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Liberating liberation - an infrastructure for progress

An excellent article was forwarded to me by a friend of formidable intellect, Surajit Basu - Liberation by Software .

The article talks about Free software and how it has democratized communication and freed people up from the clutches of established power hierarchies.

This view itself has become democratized, and it goes back to 1994 or earlier. 1994 changed everything with the launch of Netscape/Mosaic. It enabled software and information to take off from the early unpaved runways of smtp/nntp/ftp. A few gems of software, notably Linux and Perl, would emerge in the backdrop of the original internetwork to speedup this flight of freedom around the world. Many great minds had worked on the previous layers and laid the foundation for this take off. As is usual in the free software/open source world, the harbingers of change were not the established corporations, but passionate individuals within them or outside them - hobbyists and scientific researchers - who had "an itch to scratch" and were hell bent on doing it right while having supreme fun in the process. As is true of innovative work before and after, this year was not a year of revolution, but a catalyst that set forth a chain of events that would result in the amazing democratization of access to communication that we see today.

It is certain that free/open software will eventually rule the infrastructure layer. It would also be a fair bet that the next revolution is not a mega entity, but exists now as a germ of an idea being wrought into shape in the mind of someone who wants to do it for themselves and would die to do it "right now".

But openness (or freedom) is a fractal game - what starts out as a game changer in one level becomes the infrastructure for the next game changer. In this process, there are a few "alpha dogs" that end up ruling the current infrastructure - mega entities who control the end-to-end demand-supply chain that forms itself around the game at this level.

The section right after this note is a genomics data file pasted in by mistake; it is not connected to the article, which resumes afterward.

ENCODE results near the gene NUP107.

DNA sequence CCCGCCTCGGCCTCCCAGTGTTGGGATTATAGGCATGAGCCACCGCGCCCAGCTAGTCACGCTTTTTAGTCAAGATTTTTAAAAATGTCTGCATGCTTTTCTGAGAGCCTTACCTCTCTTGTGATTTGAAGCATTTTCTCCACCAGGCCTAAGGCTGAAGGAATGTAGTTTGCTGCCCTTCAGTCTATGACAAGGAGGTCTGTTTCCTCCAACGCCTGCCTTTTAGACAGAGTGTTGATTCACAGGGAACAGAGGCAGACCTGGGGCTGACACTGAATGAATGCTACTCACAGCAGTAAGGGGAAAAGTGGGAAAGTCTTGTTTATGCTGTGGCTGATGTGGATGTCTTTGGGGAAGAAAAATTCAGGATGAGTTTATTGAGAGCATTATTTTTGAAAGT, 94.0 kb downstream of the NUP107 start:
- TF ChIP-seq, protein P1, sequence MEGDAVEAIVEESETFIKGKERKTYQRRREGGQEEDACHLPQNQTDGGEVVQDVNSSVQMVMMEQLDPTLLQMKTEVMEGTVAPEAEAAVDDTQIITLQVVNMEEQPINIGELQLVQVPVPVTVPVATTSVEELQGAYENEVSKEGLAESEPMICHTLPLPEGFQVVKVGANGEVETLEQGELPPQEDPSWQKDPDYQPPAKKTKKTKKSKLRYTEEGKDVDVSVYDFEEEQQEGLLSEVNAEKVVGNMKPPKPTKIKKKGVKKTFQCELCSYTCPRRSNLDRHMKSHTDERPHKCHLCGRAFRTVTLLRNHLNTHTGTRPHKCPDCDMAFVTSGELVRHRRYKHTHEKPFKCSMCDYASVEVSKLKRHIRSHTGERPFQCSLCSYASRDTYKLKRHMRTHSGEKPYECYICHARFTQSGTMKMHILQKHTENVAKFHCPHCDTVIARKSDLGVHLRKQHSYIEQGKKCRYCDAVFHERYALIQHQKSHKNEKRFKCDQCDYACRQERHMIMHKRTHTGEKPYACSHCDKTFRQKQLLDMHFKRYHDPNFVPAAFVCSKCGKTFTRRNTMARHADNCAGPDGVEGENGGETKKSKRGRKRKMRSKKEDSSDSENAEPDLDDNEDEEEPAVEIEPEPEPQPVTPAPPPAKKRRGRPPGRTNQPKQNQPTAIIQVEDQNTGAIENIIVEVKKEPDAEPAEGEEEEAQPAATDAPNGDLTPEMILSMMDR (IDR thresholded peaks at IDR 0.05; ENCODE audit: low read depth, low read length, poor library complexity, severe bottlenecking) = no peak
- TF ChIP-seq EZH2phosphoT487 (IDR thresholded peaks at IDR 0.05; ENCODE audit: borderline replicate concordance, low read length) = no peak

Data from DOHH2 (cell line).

The reason openness wins is that it is not "for anything". Openness is the natural state of an energized, mutating, diversifying field of experimentation. Here, the field of effects are unbounded. We can close loop the system by fixing a reason for it's existence and evolution(like "e-commerce" for web). When this is done, a network of relationships form quickly to optimize on something, be it "survival", "perfection" or "need satisfaction".

Open platforms, by their very "agnostic" nature, do not prevent power concentration at the next layer because someone can choose to "close loop" the system for another use. Think of the most open process of all: Science. Invention, freedom and progress depend on this greatest open system of all. But power almost always belongs initially to those who already have advantages that they can wield in the field of science and channelize it's output to their ends. This is a natural consequence, for better or worse - a truly "free" system would gravitate to a "power law" distribution in how the rewards of activity are distributed. However, once someone gets to become too big, they can determine that they are too big to fail. This causes stasis, stagnation and a gentle drift in freedom. Freedom becomes one of superficial differentiation for the majority - what was "hey, we never knew this new pod can be built, let's play!" becomes "my pod's color is better than yours".

The truly satisfying end goal would be that open source enable democratization not merely in creation of enterprise and activity, but also in how we determine who wins the game. Free software holds the key to keeping openness a viable contender at every level above the current playing field.

Free software will need two more legs - a free security infrastructure, and an open analytics infrastructure. Open analytics will allow us to see the growth and concentration of power/advantages. Free security infrastructure will break through smoke and mirrors that all too often hide the evolution of concentration of power.

In this way, we may be able to democratize the ability to see and direct the rise of power networks. We may have a chance at determining what level of "power" is good enough and what level becomes "too big to fail". Sometimes, too big to fail is an euphemism for stuck in a rut of infrastructure. The universe throws up a few curve balls to stir up the variety and freedom in the real world evolution of life. We should democratize the ability for anyone to throw curve balls at the existing order, and there are many rumblings of change already under way.

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